I had a very successful time as an archer over a period of 12 years, I met many people on my travels and even shot with some of the British Team members of the 1976 Olympics such that I went to watch the Archery event in Montreal. The rules were very much relaxed there with participants and spectators able to interact. There are stories from that event that I would love to share but………… During my junior years I rose through the ranks to be a consistent member of the Hertfordshire Junior team and once I turned 18, a member of the gents team. However during my later junior years I was a member of the Hertfordshire gents Indoor team. As I progressed in my shooting years I achieved numerous inter-club, county and regional awards/trophies as well as GNAS Junior and senior Master Bowman and FITA 1200 star. I also completed my GNAS instructors course and also regularly attended 4 day events at Winchester, Warwick and Oxford. At the end of the ‘traditional’ tournament season there were various ‘Clout’ competitions to attend and as a Junior I held a National record for a number of years and notice that my score of 189 in a Double Clout 2-way (140yd) with a recurve bow in October 1973 still stands in the HAA Clout County Records as of 29/3/2020.
I recall that during the summer months I would practice 3 or 4 nights at Knebworth and whilst attending a tournament somewhere in the country over the weekend. Archery consumed my life. Apart from my own achievements during my shooting days the clubs biggest achievement was to hold the inaugural Green Dragon 500. Memories of attending meetings around the senior section houses planning the event was a mammoth task. Where would we get sufficient boss’s/stands? Would we be able to get 500 archers to turn up? What would the cost be to the club? Could we afford to put on such an event? The event took place at Picketts Lock, the nearest venue where this could all be accommodated. Local clubs loaned us Stands and Boss’s and without their generosity it could not have gone ahead. My memories of the whole logistics are somewhat vague now but seeing such a number of archers in one place was amazing. There was a hard core of archers who attended most inter club, county and regional events often winning the team, and some individual, awards. This put Green Dragon Bowmen on the ‘map’ in the early years. During the winter months we originally held our club shooting night in a church hall in Stanmore Road (now houses) moving to Barwell School and then onto The Leisure Centre. In addition to the club nights a few of us used to hire the Methodist Church (in Stevenage Old Town) for additional indoor practice.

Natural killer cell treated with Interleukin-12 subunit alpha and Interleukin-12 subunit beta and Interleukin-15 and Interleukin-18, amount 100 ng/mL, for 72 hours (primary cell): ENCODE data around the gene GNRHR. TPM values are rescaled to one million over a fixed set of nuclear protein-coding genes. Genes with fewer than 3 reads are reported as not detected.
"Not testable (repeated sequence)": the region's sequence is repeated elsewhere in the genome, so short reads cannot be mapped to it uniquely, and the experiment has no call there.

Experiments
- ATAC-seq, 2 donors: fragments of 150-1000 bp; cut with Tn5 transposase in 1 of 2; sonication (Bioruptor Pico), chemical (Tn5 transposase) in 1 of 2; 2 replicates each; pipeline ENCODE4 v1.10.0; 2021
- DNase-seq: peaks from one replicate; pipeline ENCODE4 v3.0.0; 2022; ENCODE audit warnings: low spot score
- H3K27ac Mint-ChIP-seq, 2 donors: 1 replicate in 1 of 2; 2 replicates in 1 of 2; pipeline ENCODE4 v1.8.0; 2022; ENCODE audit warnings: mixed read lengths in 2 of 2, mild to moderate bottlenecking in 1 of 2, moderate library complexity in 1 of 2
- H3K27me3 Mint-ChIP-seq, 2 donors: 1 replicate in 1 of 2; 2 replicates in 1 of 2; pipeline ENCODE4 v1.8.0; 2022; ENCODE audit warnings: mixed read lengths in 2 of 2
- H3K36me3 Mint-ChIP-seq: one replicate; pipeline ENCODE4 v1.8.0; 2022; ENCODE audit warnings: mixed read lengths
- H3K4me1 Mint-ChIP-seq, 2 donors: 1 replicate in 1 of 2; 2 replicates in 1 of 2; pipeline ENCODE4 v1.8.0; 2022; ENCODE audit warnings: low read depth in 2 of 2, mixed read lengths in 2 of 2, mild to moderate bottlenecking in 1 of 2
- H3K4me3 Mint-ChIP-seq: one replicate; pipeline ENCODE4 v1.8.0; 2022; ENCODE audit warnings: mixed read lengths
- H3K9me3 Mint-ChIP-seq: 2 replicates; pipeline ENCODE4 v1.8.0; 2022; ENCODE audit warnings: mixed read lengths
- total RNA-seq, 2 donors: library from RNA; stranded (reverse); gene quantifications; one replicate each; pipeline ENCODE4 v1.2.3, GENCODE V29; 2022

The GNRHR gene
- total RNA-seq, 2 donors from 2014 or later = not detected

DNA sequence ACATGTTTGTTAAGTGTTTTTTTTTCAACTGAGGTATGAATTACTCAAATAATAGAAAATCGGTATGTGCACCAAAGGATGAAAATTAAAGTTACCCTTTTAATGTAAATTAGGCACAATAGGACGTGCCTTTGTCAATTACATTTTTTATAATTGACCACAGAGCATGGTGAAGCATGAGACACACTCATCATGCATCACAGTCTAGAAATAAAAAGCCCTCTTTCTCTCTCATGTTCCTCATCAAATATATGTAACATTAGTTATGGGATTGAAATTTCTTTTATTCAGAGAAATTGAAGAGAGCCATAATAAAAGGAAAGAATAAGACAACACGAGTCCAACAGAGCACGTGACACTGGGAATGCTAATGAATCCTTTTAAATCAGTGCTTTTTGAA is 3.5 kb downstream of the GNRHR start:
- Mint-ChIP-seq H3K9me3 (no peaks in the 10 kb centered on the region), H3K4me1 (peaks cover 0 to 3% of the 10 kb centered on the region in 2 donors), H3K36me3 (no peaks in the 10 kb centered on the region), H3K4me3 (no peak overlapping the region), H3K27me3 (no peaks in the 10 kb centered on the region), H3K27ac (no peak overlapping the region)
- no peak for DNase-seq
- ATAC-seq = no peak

I remember club meetings being held at various club members houses until the membership outgrew this and we would then use meeting rooms in various pubs in Stevenage Old Town high street, The Red LIon springs to mind! Once the club was established and winning competitions we found that archers from other clubs were wanting to join the club. Once we were established at your current location in front of the house we were approached by Lord Cobbold asking if we could ‘entertain’ Americans during Medieval Nights. I recall us shooting apples off polystyrene heads, splitting arrows and even shooting arrows, on fire, from Knebworth House Gardens over the top of the house to the shooting ground. Would that happen today? On occasions we would set up a field archery course in the tree line and around the shooting area. This event would often end in a club BBQ. Another event which was memorable was when a group of us decided to attend an event in Isle Of Wight. We hired a minibus with a roof rack, loaded up our equipment and tent and set off. I think there were about 10 of us that made the journey. I can remember if we won anything but I know we were made very welcome by the organising club for attending. I noticed on the current ‘history’ page on your website Bob Ward takes most of the accolade for setting up the club etc, unfortunately there are some inaccuracies. Therefore I think acknowledgement should also be referenced to the following founder members who started the club and had the foresight to establish GDB as a shooting force and for creating the GDB 500. Frank Bunyan Iain Fox John Hutchinson.